In this brief guide we are going to discuss the NS&I, and the products it offers.
Who are NS&I?
The NS&I(National Savings and Investments) is a UK state-owned bank which provides financial products in the United Kingdom. The NS&I was formerly known as the Post office savings and investment bank. The NS&I Is not a bank.
The NS&I bank is an executive agency which is under the chancellor of the Exchequer but is also a non-ministerial government department.
The NS&I has mainly tried to attract savings from UK savers and so it directly competes with the private market for saving funds. The NS&I will then use this saving funds to fund government projects. This is especially the case when the UK government has a tax deficit.
The NS&I can compete with the private market as it has a 100% guarantee on all saving deposits from HM treasury and it can offer tax-free gains on some of it’s saving products.
The NS&I was founded in 1861 by the Palmerston government and was originally called the Post Office Savings bank.
It essentially created the world’s first savings system and this would have allowed ordinary people who may not have had a bank account to still be able to access saving accounts and benefit from them as most people were. When the NS&I bank was formed it stated that its aim was to allow ordinary workers a facility “to provide for themselves against adversity and ill-health”. It also, of course, provided funding for the government at times of huge tax deficits.
During world war 1 and world war 2 the NS&I bank incentivised savings by issuing saving certificates.
The NS&I later transferred from the Post office the HM treasury in 1969 and thereafter changed its name to the National Savings bank. It then became an independent legal entity under the National Savings Bank Act 1971. It had its final name change in 2002 to the National Savings and Investments (NS&I).
NS&I currently has over £140 billion in savings under its management and as mentioned previously this has been a cheap way for the government to fund its public expenditure. Interest rates are set to attract savers from the private market but still to remain competitive enough for the government to borrow from.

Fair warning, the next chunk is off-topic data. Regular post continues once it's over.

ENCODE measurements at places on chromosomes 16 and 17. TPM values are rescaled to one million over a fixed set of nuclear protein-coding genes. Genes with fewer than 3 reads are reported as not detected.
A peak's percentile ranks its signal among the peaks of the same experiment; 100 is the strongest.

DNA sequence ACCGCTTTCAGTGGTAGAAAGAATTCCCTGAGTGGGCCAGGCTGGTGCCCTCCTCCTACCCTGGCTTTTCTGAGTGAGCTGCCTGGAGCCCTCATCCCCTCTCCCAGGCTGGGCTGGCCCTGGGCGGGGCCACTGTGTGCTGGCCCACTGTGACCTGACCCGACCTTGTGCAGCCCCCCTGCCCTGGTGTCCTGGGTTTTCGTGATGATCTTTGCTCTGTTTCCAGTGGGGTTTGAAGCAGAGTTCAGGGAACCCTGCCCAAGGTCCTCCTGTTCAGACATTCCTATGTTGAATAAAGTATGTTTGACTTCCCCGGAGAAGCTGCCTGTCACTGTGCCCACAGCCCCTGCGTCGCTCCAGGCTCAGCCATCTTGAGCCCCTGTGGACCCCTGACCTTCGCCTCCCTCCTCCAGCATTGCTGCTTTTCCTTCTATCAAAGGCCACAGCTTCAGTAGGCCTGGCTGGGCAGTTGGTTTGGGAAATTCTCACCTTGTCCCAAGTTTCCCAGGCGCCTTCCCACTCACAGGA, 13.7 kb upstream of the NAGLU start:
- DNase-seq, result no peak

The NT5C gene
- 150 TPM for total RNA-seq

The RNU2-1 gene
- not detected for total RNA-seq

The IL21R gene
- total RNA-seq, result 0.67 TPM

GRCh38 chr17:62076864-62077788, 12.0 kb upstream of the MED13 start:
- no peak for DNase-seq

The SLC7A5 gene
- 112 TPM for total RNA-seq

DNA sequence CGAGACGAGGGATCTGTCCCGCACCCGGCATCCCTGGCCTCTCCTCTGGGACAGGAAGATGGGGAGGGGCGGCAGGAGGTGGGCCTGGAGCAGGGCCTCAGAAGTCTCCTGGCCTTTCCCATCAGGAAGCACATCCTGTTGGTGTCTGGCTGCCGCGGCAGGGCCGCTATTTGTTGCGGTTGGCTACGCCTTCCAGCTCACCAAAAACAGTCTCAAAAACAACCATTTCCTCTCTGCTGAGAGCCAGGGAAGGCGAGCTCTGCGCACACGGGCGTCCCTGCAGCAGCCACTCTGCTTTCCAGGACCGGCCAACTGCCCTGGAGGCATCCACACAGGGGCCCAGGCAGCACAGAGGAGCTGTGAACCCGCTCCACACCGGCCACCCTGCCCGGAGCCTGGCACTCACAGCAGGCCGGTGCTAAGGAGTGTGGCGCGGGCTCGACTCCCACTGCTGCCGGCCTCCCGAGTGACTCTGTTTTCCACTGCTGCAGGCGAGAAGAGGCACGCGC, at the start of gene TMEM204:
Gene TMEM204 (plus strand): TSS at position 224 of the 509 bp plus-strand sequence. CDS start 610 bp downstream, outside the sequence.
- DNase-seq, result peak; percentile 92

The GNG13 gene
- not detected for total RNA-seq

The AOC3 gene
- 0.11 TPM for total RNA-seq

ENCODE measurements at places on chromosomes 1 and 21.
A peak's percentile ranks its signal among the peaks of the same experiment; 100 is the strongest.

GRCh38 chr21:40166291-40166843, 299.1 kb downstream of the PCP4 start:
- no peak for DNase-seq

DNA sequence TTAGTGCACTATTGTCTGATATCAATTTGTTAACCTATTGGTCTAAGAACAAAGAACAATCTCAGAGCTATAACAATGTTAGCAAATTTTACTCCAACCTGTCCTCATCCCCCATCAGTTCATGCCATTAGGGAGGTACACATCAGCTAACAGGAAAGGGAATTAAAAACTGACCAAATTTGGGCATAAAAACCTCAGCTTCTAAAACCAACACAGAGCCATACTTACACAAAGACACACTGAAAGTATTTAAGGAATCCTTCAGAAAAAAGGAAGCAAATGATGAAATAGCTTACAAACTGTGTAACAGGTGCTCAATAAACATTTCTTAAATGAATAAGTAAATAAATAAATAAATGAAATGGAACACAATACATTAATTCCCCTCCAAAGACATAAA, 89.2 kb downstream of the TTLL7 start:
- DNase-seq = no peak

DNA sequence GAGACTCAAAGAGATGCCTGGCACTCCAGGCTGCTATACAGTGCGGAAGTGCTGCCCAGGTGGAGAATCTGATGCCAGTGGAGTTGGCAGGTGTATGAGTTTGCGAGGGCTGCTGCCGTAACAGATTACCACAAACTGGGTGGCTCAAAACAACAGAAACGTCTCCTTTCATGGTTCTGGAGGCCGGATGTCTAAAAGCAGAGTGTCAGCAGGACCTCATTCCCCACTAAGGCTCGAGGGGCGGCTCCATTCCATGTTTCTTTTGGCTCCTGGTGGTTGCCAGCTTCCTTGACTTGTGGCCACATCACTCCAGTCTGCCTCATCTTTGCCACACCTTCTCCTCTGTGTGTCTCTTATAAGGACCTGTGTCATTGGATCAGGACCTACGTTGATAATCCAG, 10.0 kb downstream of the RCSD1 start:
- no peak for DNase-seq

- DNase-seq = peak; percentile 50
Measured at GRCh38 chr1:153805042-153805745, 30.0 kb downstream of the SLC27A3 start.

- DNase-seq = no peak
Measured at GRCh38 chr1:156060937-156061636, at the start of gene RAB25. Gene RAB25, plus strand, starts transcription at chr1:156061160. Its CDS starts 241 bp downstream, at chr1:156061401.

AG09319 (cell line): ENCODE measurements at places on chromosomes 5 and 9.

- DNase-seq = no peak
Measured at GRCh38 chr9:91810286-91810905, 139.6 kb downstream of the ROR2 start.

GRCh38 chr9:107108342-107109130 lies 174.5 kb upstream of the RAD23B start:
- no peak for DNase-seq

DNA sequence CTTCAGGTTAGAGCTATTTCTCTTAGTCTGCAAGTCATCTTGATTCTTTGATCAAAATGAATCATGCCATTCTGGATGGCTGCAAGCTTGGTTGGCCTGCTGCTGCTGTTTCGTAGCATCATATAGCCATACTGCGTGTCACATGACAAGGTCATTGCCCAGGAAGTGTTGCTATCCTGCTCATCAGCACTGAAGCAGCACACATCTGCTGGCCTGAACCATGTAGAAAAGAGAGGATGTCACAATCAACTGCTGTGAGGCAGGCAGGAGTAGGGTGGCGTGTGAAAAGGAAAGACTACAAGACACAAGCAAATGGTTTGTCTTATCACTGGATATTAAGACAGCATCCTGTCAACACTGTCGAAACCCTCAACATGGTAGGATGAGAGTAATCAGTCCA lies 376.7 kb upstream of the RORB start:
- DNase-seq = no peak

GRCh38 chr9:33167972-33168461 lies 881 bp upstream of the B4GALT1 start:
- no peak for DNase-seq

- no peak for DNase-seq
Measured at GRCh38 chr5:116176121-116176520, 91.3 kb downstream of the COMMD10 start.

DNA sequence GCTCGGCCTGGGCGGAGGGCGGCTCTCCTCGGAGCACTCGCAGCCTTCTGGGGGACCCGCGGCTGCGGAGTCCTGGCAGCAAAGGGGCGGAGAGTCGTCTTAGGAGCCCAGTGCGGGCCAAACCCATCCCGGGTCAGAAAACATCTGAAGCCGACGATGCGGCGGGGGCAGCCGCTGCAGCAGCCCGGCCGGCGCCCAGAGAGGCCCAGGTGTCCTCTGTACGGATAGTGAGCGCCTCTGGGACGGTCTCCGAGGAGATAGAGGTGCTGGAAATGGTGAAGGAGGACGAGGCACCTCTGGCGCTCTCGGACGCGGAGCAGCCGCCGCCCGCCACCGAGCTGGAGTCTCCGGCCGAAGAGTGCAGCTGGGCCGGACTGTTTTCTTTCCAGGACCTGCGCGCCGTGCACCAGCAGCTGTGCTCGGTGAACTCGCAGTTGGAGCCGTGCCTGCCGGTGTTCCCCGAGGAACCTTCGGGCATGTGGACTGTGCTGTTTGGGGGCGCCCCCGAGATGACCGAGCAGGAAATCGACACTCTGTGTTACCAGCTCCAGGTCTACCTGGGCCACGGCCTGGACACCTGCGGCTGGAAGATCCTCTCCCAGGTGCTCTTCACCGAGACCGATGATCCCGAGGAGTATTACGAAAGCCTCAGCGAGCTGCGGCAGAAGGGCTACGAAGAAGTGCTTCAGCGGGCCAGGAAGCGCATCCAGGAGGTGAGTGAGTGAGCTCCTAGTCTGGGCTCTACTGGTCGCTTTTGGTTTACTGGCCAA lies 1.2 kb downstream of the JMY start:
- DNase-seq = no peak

As you can imagine, the NS&I could become more competitive than the private market so there are rules in place to ensure it does not become a market leader and disrupt the businesses of the private market.
The NS&I offered most of its products through the post office but since November 2011 it has mainly offered its products via post, the internet and through the telephone.
Is NS&I safe?
Yes the NS&I is safe as all of the funds deposited with it are 100% backed by HM Treasury, which means any money you save with NS&I is 100% safe.
What is NS&I number?
Your NS&I number is a number which is allocated to you when you register with NS&I. You will need your NS&I number to log into the platform or when you call the National Savings and Investments bank. You can find your NS&I letter on any letters you may have been sent. The NS&I number is eleven digits long and will either start with an 11, 21, 31 or 41.
How much can I invest in NS&I bonds?
You can invest a minimum of £500 in NS&I bonds and a maximum of £1m. The NS&I bonds will pay you a monthly income and can be cashed out whenever you want without you been required to provide any notice or incurring any withdrawal penalty. You must be aged above 16 years of age to invest in the NS&I bond.
Which NS&I products are tax free?
Some NS&I products pay returns that are free from income and capital gains tax. The Junior ISA is a tax free product currently being offered. The direct ISA is also a tax free product. You can save up to £20,000 without paying a penny in tax on the interest
Below are the current products the NS&1 currently offer. You can find more about these products here.
The rates on the premium bonds are currently 1.40%. The rates are used to calculate the prize fund and you can win from £25 to £1m each month in the prize draw.
The prizes are tax-free and the odds of each £1 winning a price are 24,500 to 1 each month.
The rates and the odds are variable and this means they can change at any moment.
The rates on the Junior ISA are 3.25% and this is a variable rate. The Junior ISA is a tax-free product. With the Junior ISA you can open a tax free account for your child r transfer an existing Junior ISA from a different Junior ISA provider or trust fund.